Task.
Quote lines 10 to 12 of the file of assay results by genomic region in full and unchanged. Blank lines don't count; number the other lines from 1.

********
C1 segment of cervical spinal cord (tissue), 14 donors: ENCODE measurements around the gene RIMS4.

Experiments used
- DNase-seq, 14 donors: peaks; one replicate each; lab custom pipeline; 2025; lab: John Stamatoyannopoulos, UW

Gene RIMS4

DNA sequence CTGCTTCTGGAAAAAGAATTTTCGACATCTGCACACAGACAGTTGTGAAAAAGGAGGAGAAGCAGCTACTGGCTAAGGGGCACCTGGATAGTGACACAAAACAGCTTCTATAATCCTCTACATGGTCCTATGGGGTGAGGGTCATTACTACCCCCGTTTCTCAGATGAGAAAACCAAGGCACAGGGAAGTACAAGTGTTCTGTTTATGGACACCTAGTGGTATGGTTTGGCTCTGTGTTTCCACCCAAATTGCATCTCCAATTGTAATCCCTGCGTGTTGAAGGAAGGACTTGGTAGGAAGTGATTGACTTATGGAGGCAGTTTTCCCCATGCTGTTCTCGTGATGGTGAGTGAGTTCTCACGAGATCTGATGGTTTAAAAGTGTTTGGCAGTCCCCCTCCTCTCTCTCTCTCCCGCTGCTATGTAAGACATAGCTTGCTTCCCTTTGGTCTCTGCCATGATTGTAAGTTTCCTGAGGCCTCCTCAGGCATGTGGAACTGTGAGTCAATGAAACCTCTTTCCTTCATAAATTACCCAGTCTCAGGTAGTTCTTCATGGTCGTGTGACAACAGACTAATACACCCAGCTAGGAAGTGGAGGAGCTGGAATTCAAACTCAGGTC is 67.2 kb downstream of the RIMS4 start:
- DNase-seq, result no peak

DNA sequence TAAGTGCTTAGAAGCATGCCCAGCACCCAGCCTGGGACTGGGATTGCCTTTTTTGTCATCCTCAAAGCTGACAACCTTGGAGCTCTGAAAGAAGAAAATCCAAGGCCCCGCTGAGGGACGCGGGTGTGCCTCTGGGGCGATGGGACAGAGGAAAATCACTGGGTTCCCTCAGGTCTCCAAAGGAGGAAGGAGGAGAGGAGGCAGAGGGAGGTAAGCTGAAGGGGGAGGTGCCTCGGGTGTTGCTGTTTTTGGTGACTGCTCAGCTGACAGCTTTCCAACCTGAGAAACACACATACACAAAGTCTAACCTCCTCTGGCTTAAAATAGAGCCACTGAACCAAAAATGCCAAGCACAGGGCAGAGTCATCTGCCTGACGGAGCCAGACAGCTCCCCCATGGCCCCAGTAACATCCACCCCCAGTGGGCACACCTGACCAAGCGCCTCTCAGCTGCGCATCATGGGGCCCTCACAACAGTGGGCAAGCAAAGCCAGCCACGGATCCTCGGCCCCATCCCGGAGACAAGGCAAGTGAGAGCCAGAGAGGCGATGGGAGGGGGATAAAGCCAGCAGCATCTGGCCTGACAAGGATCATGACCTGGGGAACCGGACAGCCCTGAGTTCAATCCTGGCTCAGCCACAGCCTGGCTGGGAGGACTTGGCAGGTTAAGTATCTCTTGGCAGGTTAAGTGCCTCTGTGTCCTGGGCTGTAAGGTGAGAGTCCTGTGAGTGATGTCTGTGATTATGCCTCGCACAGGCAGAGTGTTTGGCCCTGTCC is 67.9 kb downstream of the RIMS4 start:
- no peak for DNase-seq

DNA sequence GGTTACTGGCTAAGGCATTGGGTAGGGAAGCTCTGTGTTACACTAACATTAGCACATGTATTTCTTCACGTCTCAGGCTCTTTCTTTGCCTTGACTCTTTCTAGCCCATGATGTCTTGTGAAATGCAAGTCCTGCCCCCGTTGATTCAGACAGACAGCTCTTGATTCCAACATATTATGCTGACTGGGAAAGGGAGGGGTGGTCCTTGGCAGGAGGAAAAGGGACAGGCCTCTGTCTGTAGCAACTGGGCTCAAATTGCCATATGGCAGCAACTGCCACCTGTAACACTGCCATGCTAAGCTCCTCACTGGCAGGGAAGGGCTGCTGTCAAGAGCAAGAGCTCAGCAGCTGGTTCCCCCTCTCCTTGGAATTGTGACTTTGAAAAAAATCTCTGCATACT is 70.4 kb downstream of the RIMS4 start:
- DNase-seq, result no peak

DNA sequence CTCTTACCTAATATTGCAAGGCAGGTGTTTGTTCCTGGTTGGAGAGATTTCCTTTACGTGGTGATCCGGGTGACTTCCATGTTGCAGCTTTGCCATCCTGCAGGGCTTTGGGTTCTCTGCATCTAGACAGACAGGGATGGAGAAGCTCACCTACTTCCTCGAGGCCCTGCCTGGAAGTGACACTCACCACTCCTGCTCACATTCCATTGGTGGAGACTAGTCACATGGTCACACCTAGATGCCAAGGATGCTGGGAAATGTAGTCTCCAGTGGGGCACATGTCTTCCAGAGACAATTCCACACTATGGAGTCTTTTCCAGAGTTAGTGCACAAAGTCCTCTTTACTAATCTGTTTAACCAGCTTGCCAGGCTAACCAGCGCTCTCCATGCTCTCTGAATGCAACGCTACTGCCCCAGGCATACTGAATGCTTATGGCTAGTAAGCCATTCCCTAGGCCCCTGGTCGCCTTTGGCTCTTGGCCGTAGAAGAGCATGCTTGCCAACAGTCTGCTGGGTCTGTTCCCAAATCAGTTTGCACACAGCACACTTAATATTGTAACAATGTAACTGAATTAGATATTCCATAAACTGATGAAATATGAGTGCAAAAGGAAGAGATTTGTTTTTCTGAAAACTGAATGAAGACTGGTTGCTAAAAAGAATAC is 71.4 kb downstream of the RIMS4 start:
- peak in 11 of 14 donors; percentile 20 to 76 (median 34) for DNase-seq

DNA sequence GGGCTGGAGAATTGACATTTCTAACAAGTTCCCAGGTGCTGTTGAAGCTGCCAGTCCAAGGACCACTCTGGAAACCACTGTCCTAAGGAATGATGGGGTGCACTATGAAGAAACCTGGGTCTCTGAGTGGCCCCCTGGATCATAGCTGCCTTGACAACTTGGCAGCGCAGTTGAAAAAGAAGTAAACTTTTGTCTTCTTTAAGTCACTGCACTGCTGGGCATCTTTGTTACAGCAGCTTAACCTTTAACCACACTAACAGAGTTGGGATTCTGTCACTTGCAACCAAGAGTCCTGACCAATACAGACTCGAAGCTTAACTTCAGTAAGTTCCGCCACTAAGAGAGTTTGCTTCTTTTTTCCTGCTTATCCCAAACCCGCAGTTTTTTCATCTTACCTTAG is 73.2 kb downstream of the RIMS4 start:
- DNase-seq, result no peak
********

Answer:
- DNase-seq, result no peak

DNA sequence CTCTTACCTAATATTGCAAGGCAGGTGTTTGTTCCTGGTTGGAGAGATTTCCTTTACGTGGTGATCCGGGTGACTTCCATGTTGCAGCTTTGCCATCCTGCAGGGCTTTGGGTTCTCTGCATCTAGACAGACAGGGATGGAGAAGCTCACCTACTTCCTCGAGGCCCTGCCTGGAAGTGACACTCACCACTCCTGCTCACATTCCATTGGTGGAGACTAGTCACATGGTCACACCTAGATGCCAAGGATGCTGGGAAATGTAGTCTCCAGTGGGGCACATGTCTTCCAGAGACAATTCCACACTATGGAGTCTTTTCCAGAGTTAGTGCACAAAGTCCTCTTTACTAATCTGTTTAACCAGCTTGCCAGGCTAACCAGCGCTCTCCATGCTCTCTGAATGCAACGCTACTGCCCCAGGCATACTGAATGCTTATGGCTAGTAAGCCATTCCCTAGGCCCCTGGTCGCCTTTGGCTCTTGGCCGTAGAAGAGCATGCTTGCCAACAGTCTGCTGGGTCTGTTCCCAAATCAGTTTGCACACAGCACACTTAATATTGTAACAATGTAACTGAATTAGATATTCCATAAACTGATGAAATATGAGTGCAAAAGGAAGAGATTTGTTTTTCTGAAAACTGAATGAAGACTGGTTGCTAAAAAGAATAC is 71.4 kb downstream of the RIMS4 start:
- peak in 11 of 14 donors; percentile 20 to 76 (median 34) for DNase-seq